The Most Popular Sports in Ireland Are Gaelic Football and Hurling

Aidan O'Mahony & Eoin Bradley.jpg
Kerry’s Aidan O’Mahony and Derry’s Eoin Bradley in action in the 2009 National League final. (Source: Wikimedia Commons)

A lot of people watch sports in Ireland for their vital roles in society. The most popular sport in Ireland is Gaelic football, followed by Hurling. Both sports are native to Ireland. Collectively – along with Gaelic handball, rounders and others – the sports are known as the Gaelic games, under the aegis of the Gaelic Athletic Association.

Undoubtedly, Gaelic football has always been one of the most popular sports in Ireland. GAA football is considered to be the most attended sport in the country with over 30% of all sports attendances. On another level, Hurling is an ancient Irish sport with prehistoric origins. It has been played for 3,000 years and is considered the fastest field sport in the world.

 

Ireland is Filled with Castles

Since Irish history is stained with wars and violence throughout the centuries, castles had to be built to protect clans and royal families from invaders, and there are a lot of them. Until today, most of the castles are still standing and some can even be accessed by the public.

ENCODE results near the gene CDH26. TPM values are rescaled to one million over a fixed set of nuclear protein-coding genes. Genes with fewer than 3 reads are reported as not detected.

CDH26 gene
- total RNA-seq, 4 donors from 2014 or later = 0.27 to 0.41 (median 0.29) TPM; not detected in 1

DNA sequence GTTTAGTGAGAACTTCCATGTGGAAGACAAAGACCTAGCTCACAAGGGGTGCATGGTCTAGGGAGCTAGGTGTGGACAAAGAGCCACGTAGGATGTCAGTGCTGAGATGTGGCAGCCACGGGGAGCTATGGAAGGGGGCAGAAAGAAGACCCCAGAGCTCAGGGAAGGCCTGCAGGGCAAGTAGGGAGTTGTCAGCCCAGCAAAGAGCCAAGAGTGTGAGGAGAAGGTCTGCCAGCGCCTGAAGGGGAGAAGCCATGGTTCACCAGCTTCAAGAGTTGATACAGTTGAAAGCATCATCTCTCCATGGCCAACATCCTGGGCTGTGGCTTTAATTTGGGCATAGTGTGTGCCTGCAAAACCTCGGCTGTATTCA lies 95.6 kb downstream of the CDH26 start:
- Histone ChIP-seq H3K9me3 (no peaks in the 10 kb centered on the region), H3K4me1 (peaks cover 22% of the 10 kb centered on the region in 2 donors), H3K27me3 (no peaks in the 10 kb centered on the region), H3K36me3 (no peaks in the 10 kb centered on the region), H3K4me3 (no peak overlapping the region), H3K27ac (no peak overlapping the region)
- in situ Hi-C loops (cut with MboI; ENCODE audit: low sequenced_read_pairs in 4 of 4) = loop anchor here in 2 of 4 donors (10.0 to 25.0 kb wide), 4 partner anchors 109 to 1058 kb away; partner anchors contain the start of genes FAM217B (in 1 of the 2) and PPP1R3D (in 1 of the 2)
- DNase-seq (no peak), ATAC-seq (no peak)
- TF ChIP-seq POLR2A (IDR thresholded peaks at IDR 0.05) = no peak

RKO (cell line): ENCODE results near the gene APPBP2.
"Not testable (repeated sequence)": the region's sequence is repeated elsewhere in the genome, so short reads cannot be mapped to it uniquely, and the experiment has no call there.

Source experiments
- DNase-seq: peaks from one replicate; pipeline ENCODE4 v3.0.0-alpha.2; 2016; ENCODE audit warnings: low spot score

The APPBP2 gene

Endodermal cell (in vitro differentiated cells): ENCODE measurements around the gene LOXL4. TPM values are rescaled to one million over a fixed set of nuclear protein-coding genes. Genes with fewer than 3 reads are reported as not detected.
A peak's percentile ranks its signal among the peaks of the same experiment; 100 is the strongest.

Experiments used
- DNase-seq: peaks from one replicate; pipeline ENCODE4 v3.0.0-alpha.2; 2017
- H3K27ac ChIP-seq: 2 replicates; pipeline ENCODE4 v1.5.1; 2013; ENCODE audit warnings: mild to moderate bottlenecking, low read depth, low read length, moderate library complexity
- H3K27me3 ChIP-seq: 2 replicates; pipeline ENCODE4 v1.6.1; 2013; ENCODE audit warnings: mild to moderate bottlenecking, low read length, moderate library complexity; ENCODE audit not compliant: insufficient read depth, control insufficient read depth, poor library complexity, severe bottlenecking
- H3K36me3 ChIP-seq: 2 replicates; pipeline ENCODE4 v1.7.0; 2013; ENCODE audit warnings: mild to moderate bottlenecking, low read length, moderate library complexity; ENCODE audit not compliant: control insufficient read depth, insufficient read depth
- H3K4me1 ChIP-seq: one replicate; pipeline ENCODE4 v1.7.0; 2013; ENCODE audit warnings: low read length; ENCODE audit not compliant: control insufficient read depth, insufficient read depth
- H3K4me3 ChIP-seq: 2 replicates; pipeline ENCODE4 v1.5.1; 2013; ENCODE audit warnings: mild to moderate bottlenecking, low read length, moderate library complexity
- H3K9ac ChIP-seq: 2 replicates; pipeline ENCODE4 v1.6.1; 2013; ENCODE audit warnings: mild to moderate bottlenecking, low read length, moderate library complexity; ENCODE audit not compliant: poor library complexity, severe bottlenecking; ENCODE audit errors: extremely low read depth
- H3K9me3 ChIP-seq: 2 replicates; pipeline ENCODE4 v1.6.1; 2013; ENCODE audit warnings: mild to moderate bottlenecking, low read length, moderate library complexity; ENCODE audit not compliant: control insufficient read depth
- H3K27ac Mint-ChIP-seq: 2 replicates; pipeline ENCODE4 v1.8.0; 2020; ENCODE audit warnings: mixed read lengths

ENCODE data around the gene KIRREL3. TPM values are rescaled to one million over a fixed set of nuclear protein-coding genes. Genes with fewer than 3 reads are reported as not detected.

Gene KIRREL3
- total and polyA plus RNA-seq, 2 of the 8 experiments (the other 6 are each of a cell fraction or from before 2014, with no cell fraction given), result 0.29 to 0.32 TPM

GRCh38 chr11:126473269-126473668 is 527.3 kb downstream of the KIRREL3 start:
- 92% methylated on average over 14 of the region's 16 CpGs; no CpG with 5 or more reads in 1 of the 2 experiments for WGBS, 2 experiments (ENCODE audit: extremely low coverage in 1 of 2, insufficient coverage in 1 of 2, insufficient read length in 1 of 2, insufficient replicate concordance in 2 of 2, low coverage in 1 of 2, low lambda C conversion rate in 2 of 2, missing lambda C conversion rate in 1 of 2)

The English Language was First Introduced in Ireland in the 12th Century

When most people think of the languages of Britain and Ireland, they probably think of English, and no one can blame them. It’s the language pretty much everybody speaks, and the British have a fairly monolingual reputation. However, Irish has an important position in the linguistic identity of the natives of Ireland. Even today, the native language Irish is still being spoken and taught in school.